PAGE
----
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“So those who received his word were baptized,
and there were added that day about three thousand souls.”

Acts 2:41

Since Redeeming Grace is Reformed in our theology we often receive Christians from other Reformed traditions who are interested in becoming members of Redeeming Grace. The two most important considerations that such brothers and sisters wrestle with are our Charismatic practices and our practice of believers baptism and therefore our rejection of infant baptism.

Since many other Reformed traditions do baptize infants this can create a church membership problem. We do not baptize infants nor do we believe that those who were baptized as infants have personally fulfilled the Biblical requirement of believer’s baptism–which we believe to be a necessary step before becoming a member of a church.

Now please don’t get us wrong. Being properly baptized is not a salvation matter. We love and respect our paedo-baptist brethren! Nevertheless, we do disagree with their views on the timing and mode of baptism. In the end we find the clearest statements and examples in scripture point to water baptism being administered chronologically after personal faith, as a testimony of that personal faith. Therefore we do require that those perusing membership here be baptized as believers. We are very happy to walk patiently through this issue as it can be complex and multifaceted. But in the end this is one of those matters that does cause genuine believers to have to belong to different traditions and churches because it effects a central practice of the church. In the providence of God church history has diverged into two distinct and incompatible practices in this regard.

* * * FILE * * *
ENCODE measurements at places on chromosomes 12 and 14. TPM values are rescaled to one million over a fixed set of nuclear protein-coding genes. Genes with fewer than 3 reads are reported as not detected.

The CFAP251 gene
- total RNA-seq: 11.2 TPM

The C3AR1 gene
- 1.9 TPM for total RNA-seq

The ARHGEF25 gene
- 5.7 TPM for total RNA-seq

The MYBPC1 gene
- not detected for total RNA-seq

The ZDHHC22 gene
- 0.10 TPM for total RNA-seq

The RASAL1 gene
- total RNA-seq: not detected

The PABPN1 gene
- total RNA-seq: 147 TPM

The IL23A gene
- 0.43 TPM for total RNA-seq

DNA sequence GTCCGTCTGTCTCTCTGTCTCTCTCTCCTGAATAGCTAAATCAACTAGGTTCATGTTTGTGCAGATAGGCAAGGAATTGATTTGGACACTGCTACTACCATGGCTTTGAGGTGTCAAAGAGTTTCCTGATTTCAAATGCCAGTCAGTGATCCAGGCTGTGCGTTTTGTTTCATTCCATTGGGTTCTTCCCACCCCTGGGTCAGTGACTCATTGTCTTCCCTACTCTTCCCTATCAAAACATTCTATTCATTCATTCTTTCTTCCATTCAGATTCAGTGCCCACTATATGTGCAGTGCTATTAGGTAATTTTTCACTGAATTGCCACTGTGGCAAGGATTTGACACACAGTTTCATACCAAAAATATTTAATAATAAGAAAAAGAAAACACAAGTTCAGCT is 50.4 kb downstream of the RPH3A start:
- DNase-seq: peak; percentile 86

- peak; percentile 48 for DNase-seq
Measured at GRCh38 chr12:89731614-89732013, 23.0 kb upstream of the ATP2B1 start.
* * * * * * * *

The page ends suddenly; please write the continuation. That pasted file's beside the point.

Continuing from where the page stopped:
When we do baptize those who have grown up in a Protestant tradition that practices infant baptism, we are careful to note that their baptism is not a repudiation of, nor is it to be interpreted as being dismissive of, the wonderful Christian upbringing they may have enjoyed growing up in other rich Protestant traditions. We have complete agreement with all the most important doctrines of these sister churches. We are the beneficiaries of much great teaching, historic doctrinal formulations, and deep brotherhood in the gospel with our brothers in such Reformed churches. We are therefore always grateful when Christians from other traditions, who in the providence of God have felt called to join our church, are willing to receive believers baptism after having already been baptized as infants.

These baptisms are atypical since they don’t testify to a recent conversion. Nevertheless they still testify to the glorious reality that, by grace of God, conversion has taken place in their lives! Though the timing and circumstances of these baptisms are unusual, what they speak to, and signify, are still Christ-exalting declarations. So when those who have been baptized as infants come forward for believer’s baptism, they have a special, albeit unusual, opportunity to publicly testify to their faith and declare their allegiance to the Savior.